In this blog — titled ‘forgotten structures’ — abandoned developments of the 20th century, littered across the globe, are brought back to life. With the aid of photography collections and archival memoirs, we explore the legacy of intriguing structural ruins which time has slowly left behind. Each week, a new case is introduced and added to the list. Ultimately, the blog will construct a comprehensive collection of structural gems which deserve to be remembered. In doing so, we debate the general question of ‘what should be done with abandoned structures?’
‘Where there is ruin, there is hope for a treasure’ — Rumi
This week, we explore the tragedy of the St. Francis Dam, CA. It’s never nice to start on a sad note, but, as the 90th anniversary of one of California’s most deadly disasters passes, it is important to pay homage to the incident and the remarkable structure it involved. Ultimately, on March 12th 1928, barely two-year’s after construction, the St. Francis Dam collapsed and slid into obscurity, taking over 400 lives with it.
The dam, a curved concrete wall in the middle of the San Francisquito Canyon, was built to create a large regulating and storage reservoir for the city of Los Angeles. The reservoir was an integral part of the city’s water supply infrastructure. Located about 40 miles northwest of downtown Los Angeles, the dam was designed and built between 1924 and 1926 by the Los Angeles Bureau of Water Works and Supply. The department was under the direction of its General Manager and Chief Engineer, William Mulholland.
Mulholland, a self-taught engineer, and his assistant inspected the dam in the morning of the 12th of March. The dam had already begun to show signs of stress, and there were a number of temperature and contraction cracks appearing, with a small amount of seeping occurring under the abutments. While he appeared concerned, Mulholland deemed the cracks to be of average depth for a dam of its size and took no further action. 12 hours later, he was proven horribly wrong.
Two minutes before midnight, on the very day that Mulholland decided it was safe, the St. Francis Dam collapsed. As transformers blew and 12.4 billion gallons of water barrelled down the canyon, no one between the eastern canyon’s drought-ridden hills and the Pacific Ocean had any idea that an inland tsunami was about to wash them away. Collapsing from the bottom, the enormous concrete walls crumbled and the intimidating structure disappeared within minutes.
The dam keeper’s cottage was first to go. Then the waters destroyed Powerhouse 2 and everyone inside. Emptying into the Santa Clara riverbed, the deadly wall of water headed for more populated ground, wiping out parts of modern-day Valencia and Newhall, crossing what is now Interstate 5 and completely washing away the town of Castaic Junction. The flood then laid devastation to three more communities: Fillmore, Santa Paula, and Bardsdale. Incredibly, the flood waters travelled over 57 miles in just 5 hours and 27 minutes. Unsurprisingly, the collapse of the dam remains one of the worst American civil engineering disasters. Worse still, it remains the second-greatest loss of life in Californian history, only eclipsed by the 1906 San Francisco earthquake and fire.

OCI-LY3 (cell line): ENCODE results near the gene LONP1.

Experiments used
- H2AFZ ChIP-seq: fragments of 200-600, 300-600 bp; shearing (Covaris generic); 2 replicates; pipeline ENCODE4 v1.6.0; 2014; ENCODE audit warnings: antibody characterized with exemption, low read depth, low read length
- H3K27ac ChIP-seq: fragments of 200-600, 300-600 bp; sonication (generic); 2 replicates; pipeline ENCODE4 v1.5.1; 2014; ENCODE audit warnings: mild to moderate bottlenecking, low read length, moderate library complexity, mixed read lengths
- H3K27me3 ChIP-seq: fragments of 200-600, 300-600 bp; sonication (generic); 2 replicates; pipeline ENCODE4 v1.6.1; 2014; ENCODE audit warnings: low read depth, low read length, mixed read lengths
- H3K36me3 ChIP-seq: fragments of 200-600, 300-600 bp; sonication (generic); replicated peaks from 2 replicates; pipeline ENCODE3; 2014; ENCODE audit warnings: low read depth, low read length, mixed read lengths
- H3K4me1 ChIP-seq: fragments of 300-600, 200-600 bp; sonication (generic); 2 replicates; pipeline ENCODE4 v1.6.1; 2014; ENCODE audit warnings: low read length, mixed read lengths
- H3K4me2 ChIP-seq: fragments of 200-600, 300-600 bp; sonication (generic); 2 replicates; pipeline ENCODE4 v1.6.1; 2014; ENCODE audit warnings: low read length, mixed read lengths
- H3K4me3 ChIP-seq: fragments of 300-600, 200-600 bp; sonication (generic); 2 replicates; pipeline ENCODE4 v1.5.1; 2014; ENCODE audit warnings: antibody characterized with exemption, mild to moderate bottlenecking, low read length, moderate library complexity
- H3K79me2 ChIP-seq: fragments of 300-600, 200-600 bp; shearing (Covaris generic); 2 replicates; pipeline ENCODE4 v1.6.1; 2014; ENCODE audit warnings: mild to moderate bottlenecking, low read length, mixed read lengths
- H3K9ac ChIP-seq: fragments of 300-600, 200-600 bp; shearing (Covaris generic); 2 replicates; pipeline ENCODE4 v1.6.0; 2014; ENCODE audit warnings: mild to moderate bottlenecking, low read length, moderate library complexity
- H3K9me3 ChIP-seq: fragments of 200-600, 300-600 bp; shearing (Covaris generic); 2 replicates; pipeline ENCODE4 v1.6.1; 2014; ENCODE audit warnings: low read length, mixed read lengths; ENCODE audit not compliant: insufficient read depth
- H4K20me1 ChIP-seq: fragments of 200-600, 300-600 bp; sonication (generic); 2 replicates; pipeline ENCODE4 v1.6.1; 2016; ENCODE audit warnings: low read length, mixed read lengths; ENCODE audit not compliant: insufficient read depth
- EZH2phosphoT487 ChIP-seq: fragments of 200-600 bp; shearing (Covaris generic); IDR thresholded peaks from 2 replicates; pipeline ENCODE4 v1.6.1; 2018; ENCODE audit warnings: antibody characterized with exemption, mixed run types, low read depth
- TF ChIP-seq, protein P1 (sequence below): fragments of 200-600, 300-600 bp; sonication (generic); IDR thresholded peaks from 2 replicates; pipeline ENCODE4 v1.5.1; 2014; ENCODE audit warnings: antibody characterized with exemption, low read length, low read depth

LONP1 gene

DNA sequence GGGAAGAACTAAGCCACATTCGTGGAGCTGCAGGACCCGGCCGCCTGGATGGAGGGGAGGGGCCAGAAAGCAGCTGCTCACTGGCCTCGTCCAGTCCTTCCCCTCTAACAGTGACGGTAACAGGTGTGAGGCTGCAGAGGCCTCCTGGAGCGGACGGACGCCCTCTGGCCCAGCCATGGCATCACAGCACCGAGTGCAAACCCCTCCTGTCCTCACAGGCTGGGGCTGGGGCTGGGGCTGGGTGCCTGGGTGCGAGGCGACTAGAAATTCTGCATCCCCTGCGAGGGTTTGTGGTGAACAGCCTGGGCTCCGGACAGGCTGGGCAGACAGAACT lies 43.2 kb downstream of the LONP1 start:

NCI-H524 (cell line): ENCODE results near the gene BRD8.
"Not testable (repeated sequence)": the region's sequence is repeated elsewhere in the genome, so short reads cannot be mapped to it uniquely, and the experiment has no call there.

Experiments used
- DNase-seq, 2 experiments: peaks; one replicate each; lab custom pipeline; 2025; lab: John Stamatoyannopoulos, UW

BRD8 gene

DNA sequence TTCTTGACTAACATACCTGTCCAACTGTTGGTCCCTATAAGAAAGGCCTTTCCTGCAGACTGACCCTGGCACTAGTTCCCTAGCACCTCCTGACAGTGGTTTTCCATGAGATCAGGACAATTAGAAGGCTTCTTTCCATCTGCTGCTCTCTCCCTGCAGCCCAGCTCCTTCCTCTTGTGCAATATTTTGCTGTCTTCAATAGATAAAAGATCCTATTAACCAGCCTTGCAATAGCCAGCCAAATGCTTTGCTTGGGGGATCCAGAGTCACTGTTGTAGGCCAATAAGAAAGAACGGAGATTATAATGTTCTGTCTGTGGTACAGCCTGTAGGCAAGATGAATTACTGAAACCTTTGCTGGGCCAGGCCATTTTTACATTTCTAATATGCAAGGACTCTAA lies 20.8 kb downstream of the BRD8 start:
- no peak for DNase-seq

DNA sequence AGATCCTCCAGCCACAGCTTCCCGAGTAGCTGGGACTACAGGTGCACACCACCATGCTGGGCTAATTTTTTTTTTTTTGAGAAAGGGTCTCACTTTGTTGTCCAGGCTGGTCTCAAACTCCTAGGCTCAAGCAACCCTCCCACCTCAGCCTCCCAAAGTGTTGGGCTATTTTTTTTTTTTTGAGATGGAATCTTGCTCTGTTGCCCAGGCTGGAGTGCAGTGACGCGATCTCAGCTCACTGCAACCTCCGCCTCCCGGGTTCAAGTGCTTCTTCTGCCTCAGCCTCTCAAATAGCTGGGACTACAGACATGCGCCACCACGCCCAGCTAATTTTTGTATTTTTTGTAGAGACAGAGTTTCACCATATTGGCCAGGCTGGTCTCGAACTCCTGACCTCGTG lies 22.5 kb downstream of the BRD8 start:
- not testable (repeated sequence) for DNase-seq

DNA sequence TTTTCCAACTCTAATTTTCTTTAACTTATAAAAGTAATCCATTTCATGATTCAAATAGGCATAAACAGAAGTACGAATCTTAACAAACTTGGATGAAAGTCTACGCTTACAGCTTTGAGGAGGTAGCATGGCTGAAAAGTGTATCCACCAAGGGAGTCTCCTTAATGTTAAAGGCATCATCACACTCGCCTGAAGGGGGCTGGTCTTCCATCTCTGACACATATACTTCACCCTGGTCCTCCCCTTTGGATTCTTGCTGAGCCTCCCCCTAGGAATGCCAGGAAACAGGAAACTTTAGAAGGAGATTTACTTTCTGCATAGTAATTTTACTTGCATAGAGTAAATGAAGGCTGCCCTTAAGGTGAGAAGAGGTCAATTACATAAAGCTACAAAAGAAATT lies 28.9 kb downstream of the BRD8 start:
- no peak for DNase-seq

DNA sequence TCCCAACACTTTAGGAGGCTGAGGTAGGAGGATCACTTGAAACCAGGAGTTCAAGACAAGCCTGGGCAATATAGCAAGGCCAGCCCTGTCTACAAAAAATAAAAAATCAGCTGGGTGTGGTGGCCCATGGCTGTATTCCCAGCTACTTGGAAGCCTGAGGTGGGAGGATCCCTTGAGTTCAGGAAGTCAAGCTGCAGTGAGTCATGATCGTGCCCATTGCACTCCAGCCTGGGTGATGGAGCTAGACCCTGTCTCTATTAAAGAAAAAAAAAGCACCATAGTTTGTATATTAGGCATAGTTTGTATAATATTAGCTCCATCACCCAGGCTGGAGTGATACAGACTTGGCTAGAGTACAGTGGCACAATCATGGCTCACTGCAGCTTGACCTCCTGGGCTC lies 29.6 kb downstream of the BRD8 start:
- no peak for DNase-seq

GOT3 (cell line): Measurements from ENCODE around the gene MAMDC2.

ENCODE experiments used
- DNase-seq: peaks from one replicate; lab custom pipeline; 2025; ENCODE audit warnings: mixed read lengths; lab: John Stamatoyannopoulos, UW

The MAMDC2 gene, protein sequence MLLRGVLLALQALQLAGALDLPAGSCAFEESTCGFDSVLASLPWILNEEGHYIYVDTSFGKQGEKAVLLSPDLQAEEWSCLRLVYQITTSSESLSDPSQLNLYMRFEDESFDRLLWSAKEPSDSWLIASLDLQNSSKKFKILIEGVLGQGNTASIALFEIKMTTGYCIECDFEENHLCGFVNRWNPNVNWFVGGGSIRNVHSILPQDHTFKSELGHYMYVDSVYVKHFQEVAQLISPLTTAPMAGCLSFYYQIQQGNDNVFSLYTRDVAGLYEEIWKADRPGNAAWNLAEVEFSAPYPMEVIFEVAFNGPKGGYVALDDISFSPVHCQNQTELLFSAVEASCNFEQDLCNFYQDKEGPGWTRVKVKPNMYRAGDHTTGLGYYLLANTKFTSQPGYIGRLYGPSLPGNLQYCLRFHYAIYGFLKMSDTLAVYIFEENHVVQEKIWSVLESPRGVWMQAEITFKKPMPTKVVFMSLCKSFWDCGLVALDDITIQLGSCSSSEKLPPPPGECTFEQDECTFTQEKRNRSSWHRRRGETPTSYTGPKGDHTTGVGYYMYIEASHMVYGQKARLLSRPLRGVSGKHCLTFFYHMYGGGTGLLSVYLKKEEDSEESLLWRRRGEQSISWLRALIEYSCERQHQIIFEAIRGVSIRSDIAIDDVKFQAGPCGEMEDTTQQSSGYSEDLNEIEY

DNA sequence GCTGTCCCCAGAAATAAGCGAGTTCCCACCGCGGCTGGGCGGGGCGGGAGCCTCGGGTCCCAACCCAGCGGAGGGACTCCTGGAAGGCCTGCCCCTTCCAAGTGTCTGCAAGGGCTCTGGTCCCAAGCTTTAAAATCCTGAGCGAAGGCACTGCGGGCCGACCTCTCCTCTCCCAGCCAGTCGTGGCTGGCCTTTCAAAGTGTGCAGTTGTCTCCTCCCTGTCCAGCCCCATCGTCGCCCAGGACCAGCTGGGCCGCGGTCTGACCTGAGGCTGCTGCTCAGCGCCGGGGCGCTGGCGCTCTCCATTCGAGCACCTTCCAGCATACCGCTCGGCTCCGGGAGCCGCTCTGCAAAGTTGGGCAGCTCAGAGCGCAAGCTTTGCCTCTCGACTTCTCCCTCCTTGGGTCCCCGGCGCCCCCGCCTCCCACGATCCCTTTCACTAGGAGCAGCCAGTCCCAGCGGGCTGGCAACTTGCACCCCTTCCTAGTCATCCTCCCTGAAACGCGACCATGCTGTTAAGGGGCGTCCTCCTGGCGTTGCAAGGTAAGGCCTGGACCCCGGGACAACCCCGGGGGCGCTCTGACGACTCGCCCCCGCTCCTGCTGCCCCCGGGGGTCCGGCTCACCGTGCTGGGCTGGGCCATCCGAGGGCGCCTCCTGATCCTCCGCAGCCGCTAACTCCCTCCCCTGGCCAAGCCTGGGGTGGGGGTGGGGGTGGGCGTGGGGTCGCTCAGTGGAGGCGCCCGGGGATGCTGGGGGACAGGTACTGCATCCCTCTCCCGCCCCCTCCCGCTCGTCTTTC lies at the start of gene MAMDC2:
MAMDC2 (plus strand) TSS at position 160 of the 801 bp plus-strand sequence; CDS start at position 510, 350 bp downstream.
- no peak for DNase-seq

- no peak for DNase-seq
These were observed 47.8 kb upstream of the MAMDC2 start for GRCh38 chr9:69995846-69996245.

In response to the disaster, the California legislature created an updated dam safety program and eliminated the municipal exemption. Before this was added, a municipality having its own engineering department was completely exempt from regulation. On August 14, 1929, the Department of Public Works, under the administrative oversight of the State Engineer, was given authority to review all non-federal dams over 25 feet high or which would hold more than 50 acre-feet of water. Additionally, the state was given full authority to supervise the maintenance and operation of all non-federal dams.
Needless to say, Mulholland resigned, taking full responsibility, and the dam was never rebuilt. The concrete ruins which survived included the remains of the centre of the structure, which earned the title of the “Tombstone.” A few months after the catastrophe, due to increasing concerns regarding safety, the Tombstone was demolished. While further ruins survived, the only visible remains of the St. Francis Dam are weathered, broken chunks of grey concrete and the rusted remnants of the handrails that lined the top of the dike. The scar from the ancient landslide can still be seen from San Francisquito Canyon Road and, while not quite representing a tourist hotspot, passersby regularly trek through the desert to view the site.
The severity of the disaster, as well as Roman Polanksi’s neo-noir film ‘Chinatown’ — which delves into issues of municipal power and deceit, while appearing to be loosely based on the St. Francis incident — ensures the memory of the tragedy remains. As for the enormous concrete structure of the dam itself, only rubble serves as a memory of its existence. Perhaps, in respect of the disaster’s victims, this is the way it should remain.